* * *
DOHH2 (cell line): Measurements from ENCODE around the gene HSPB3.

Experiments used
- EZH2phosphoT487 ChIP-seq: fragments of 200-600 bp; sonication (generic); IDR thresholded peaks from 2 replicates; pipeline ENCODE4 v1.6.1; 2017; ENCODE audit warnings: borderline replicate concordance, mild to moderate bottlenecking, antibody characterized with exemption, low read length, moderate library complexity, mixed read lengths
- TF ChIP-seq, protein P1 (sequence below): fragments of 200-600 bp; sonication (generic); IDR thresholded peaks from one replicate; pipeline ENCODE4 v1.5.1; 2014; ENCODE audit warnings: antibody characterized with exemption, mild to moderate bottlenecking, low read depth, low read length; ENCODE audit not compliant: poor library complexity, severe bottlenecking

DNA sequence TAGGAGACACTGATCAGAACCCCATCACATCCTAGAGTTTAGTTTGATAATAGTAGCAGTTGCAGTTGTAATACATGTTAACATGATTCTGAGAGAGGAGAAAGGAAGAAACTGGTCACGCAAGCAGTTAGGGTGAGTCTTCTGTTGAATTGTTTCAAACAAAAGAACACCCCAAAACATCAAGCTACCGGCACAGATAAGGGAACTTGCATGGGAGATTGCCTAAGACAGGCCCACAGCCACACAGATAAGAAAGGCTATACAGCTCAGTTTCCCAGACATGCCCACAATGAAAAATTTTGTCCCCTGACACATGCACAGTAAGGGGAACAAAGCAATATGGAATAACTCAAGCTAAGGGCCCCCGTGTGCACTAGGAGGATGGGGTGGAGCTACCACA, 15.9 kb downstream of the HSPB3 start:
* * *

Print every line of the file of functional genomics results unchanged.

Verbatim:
DOHH2 (cell line): Measurements from ENCODE around the gene HSPB3.

Experiments used
- EZH2phosphoT487 ChIP-seq: fragments of 200-600 bp; sonication (generic); IDR thresholded peaks from 2 replicates; pipeline ENCODE4 v1.6.1; 2017; ENCODE audit warnings: borderline replicate concordance, mild to moderate bottlenecking, antibody characterized with exemption, low read length, moderate library complexity, mixed read lengths
- TF ChIP-seq, protein P1 (sequence below): fragments of 200-600 bp; sonication (generic); IDR thresholded peaks from one replicate; pipeline ENCODE4 v1.5.1; 2014; ENCODE audit warnings: antibody characterized with exemption, mild to moderate bottlenecking, low read depth, low read length; ENCODE audit not compliant: poor library complexity, severe bottlenecking

DNA sequence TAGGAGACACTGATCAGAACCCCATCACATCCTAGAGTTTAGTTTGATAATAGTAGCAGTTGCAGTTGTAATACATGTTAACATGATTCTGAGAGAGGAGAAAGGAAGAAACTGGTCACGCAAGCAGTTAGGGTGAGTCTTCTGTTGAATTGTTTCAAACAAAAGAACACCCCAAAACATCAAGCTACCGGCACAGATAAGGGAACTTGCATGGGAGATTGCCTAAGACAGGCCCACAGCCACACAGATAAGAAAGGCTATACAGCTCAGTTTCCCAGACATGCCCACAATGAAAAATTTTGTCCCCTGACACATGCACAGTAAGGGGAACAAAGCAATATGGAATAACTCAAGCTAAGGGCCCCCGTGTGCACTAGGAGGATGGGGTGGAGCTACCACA, 15.9 kb downstream of the HSPB3 start: